- Bruising: Black or purple nails, on the other hand, are usually signs of what’s called a subungual hematoma, or, “a bruise of the nail bed which occurs when the nail is injured and small blood vessels bleed underneath the nail staining it darker,” Cunha describes. This is usually caused by trauma to the area, the result of something like stubbing or dropping something on your toes. One option for dealing with a subungual hematoma is to simply wait it out. Eventually, a healthy nail will gradually replace the damaged one. The problem is that our toenails aren’t the quickest growers—they grow at a rate of about a millimeter per month. It can take several months for a new, healthy nail to grow and fully replace the problem. But sometimes, the pain can be too much, and the thought of waiting for a few months doesn’t seem realistic. Consequently, another option is to have the nail removed by a professional.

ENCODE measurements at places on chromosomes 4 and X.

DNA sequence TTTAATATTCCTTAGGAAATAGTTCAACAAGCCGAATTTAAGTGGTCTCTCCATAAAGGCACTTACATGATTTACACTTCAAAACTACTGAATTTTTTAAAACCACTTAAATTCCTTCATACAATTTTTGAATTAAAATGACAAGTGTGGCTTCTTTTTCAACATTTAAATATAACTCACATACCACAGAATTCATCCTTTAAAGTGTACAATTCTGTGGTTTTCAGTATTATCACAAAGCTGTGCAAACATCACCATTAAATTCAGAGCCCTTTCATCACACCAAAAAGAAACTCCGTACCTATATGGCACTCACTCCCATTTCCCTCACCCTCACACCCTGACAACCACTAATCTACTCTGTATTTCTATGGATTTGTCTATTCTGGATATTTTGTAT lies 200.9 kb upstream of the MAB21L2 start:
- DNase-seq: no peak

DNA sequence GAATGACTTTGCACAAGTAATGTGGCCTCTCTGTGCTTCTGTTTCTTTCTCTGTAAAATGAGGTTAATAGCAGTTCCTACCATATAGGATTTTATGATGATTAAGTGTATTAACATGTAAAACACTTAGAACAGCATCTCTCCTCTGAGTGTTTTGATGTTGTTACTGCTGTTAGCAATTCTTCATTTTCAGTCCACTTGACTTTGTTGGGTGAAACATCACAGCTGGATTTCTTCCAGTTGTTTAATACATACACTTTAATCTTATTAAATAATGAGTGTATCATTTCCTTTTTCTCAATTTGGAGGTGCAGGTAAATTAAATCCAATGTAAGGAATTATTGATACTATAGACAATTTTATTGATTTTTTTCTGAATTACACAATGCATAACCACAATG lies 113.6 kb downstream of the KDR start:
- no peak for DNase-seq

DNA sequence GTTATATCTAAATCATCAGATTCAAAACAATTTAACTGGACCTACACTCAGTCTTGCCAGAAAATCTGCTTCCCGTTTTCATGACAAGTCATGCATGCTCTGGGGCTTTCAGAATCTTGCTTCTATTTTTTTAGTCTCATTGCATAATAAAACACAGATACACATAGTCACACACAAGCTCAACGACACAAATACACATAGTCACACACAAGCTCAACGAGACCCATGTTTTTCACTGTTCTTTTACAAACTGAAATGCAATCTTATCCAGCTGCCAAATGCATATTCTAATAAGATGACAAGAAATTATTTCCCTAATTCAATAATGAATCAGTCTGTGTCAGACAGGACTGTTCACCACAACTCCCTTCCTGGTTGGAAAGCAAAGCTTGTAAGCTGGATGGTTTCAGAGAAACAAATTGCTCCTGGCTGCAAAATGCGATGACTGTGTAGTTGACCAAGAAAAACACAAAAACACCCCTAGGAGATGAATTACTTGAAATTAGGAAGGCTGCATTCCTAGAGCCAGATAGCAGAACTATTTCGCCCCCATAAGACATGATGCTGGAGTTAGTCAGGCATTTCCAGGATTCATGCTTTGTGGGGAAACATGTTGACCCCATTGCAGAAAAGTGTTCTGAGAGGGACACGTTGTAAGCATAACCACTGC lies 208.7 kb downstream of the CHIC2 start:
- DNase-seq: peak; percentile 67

- Trauma: White spots or lines can also be triggered by trauma from something such as wearing a sneaker that is too small while running.
- Possible cancerous cells: Perhaps the most alarming visual sign of nail discoloration is black stripes. These can either be of no concern or of serious concern, and should almost always be evaluated by a medical professional. Cunha explains, "The most common reason for dark stripes down a person’s nails is a condition which occurs in almost 50% of African Americans known as Linear Melanonychia. This condition occurs when pigments in the nail, known as melanocytes, make excess pigment causing the nail beds to darken." Less common but more serious explanations include, taking certain medications such as chemotherapy drugs or skin cancer and immunodeficiency diseases such as HIV, Lupus, and Scleroderma. Cunha adds that a splinter hemorrhage, which occurs when blood vessels under the fingernail are damaged resulting from impact and injuries, is also a possible explanation for a black stripe on the toenail.